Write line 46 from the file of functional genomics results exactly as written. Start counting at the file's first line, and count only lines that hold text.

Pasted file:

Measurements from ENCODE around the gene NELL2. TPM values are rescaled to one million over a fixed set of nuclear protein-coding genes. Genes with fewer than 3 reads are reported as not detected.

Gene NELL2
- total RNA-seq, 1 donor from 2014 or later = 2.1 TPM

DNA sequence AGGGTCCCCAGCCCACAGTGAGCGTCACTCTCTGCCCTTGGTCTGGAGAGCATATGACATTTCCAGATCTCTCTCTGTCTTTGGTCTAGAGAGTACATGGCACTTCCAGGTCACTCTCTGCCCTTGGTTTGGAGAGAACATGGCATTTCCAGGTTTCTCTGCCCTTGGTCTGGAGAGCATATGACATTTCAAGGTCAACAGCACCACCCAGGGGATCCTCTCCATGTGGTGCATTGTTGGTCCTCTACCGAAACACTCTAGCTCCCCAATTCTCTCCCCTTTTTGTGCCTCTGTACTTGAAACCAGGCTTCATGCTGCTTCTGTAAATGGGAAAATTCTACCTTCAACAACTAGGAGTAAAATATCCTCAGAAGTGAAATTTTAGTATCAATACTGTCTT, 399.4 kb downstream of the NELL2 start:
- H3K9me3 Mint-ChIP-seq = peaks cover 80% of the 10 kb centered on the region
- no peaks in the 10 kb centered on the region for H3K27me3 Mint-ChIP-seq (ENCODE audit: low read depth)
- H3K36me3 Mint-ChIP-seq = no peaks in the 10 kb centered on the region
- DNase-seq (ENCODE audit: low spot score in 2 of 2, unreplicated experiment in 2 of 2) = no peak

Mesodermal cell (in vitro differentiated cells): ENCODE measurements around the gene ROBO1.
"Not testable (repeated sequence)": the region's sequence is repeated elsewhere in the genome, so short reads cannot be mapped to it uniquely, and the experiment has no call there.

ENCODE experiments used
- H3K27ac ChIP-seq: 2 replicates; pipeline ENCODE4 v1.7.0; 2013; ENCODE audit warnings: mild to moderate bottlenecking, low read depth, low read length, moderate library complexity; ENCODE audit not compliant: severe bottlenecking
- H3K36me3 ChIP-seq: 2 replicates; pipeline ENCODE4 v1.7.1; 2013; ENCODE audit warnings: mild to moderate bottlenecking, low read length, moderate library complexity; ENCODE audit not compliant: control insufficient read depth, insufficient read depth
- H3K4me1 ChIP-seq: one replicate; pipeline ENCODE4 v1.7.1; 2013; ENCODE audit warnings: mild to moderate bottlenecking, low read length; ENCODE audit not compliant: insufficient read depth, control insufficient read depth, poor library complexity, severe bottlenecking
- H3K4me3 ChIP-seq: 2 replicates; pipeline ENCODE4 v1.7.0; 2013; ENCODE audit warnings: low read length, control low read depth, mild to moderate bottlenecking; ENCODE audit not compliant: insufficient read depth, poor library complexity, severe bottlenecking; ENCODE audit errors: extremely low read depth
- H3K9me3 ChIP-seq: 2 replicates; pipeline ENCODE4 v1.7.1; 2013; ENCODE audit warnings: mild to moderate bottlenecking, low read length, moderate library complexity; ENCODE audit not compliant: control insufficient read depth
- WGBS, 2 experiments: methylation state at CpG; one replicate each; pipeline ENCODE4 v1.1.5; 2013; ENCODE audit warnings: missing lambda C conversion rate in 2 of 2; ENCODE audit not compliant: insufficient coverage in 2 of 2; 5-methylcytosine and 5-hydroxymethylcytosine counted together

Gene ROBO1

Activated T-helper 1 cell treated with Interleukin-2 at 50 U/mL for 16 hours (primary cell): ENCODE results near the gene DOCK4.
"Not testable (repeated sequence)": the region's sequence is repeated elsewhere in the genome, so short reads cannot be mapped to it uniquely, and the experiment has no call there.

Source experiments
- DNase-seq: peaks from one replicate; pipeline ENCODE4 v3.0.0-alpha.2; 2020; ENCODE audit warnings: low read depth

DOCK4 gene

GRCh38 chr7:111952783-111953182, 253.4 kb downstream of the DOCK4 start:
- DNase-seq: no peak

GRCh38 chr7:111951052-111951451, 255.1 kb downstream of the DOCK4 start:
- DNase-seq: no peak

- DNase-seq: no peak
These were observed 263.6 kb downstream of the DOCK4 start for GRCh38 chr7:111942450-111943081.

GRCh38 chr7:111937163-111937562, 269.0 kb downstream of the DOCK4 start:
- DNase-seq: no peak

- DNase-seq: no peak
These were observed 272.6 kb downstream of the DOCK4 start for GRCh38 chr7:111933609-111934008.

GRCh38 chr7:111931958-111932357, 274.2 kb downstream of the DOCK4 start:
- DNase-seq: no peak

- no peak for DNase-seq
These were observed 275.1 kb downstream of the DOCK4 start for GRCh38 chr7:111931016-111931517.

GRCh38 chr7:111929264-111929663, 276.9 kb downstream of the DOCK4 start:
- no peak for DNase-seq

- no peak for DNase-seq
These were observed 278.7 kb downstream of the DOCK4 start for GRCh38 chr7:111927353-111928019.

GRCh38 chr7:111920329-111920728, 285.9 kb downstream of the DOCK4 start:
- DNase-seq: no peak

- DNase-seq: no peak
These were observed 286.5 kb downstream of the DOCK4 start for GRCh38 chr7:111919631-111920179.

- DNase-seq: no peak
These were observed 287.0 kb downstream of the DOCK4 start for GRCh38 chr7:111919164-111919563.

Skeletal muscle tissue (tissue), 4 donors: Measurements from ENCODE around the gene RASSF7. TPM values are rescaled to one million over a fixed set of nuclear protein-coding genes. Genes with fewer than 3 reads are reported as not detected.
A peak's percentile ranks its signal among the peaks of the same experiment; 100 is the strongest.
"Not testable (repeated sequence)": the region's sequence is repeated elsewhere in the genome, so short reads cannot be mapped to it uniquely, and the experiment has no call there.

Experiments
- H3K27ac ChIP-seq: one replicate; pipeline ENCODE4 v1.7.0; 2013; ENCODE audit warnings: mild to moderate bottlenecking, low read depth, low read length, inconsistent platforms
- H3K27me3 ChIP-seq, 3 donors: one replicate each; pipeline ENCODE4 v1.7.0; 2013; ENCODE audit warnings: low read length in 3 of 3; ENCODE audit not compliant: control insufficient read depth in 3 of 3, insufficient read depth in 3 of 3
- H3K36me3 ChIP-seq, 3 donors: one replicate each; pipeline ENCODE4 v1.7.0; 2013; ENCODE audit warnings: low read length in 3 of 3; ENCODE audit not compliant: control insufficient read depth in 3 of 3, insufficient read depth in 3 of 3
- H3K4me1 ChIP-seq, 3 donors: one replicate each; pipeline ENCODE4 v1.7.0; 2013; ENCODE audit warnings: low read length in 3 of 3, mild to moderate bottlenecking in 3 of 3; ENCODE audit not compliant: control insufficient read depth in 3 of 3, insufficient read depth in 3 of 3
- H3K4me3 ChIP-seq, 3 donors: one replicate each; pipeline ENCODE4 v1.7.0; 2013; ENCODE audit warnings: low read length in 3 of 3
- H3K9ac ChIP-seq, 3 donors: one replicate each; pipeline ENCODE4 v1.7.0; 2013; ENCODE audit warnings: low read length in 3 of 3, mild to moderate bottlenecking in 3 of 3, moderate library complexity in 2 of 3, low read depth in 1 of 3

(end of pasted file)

- DNase-seq: no peak